Last SeaWorld killer whale born in captivity in Texas

SeaWorld announced that its last baby orca was born at its San Antonio park on Wednesday, marking an end to its breeding program.

Last killer whale born at.

The calf will be the last orca to live in SeaWorld's care. Once the mom seems comfortable, SeaWorld vets will meet the calf for a closer checkup, where they will be able to determine the baby's sex.

The new calf was born to 25-year-old Takara, who was pregnant when SeaWorld announced that they planned to end killer whale breeding in 2016.

SeaWorld had to shift its entire operation after the 2013 documentary "Blackfish" shed light on the lives of orcas in captivity.

It told the story of Tilikum, a SeaWorld orca who killed trainer Dawn Brancheau, and was implicated in the deaths of two other people.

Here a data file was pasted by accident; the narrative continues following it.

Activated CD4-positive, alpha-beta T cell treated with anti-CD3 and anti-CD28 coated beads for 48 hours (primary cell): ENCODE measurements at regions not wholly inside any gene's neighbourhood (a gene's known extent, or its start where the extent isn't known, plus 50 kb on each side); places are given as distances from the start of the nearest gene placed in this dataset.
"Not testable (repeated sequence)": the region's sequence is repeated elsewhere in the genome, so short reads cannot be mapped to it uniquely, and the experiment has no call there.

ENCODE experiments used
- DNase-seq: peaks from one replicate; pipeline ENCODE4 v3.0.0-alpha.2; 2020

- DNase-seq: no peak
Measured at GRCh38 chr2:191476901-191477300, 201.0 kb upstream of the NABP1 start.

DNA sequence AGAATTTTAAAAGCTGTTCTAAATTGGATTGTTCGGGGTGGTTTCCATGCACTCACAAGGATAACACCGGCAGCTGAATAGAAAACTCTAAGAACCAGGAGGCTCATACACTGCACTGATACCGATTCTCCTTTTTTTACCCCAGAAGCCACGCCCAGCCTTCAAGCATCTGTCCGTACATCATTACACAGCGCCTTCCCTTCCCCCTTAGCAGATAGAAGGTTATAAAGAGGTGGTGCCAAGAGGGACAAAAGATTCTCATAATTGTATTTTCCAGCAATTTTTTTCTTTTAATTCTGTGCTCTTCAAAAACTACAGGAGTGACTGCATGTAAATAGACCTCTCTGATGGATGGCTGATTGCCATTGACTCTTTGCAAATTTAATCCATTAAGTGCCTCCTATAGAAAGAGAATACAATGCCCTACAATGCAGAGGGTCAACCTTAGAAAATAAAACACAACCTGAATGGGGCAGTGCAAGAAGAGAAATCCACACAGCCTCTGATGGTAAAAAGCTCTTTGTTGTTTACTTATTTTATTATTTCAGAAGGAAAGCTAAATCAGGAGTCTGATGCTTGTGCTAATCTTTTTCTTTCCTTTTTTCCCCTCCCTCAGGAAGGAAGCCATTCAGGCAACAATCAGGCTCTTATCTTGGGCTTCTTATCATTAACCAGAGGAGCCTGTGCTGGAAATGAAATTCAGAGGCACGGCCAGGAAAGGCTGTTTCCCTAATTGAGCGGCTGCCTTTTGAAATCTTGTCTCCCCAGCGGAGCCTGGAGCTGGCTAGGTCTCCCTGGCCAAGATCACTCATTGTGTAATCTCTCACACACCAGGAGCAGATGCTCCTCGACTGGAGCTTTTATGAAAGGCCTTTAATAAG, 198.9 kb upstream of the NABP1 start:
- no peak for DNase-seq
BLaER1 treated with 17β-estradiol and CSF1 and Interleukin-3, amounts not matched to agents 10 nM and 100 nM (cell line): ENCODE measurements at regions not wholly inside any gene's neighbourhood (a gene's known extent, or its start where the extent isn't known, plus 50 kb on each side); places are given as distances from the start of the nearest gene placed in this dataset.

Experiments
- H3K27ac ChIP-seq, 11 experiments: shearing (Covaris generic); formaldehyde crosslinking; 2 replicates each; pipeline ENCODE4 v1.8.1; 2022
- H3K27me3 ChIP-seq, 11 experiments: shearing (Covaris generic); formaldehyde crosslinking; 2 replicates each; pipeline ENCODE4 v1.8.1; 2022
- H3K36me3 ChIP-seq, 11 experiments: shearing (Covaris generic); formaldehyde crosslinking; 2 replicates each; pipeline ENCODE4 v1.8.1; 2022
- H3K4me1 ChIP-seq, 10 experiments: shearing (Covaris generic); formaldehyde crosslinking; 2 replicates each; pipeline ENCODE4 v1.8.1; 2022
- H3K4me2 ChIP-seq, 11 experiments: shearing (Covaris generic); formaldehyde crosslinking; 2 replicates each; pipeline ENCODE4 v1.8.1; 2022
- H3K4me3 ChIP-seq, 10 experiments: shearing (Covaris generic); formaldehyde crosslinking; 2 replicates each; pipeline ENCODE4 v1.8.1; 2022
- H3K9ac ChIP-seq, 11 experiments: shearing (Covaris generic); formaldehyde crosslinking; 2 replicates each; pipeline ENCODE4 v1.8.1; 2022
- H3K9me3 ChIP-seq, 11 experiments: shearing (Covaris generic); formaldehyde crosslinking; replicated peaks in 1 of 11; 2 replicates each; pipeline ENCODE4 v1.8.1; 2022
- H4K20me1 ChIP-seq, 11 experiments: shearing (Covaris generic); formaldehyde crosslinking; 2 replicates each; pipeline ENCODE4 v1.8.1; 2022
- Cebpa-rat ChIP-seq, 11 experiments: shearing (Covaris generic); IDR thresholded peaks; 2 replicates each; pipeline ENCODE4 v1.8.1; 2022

Since then, Tilikum has died from bacterial pneumonia, and SeaWorld continued to struggle to regain their former reputation. It brings SeaWorld's orca population in the 23.

SeaWorld chose to stop breeding orcas, and phase out its world-famous killer whale performances by 2019, after public opinion turned against keeping orcas, dolphins and other animals in captivity for entertainment.

At 3:33 p.m. ET on Wednesday, SeaWorld welcomed its last orca born in captivity.

SeaWorld has been synonymous with "Shamu" and killer whales throughout its history; its shows featuring the animal among its most-popular.

Apart from marking the guests' last opportunity to observe the growth of SeaWorld's last orca calf's growth, this momentous birth also marks the last chance for researchers and marine biologists to study orcas in a controlled environment, something that can not be done in the wild. SeaWorld will continue to care for the orcas and research them, minus the shows. After weeks of preparation for the birth of the orca calf, Dold indicated he and his staff celebrated the successful arrival of the massive baby killer whale. One of SeaWorld's parks is in San Diego.

Spokeswoman Suzanne Pelisson Beasley said birth control and "social management" would prevent future orca breeding.

  • Salvatore Jensen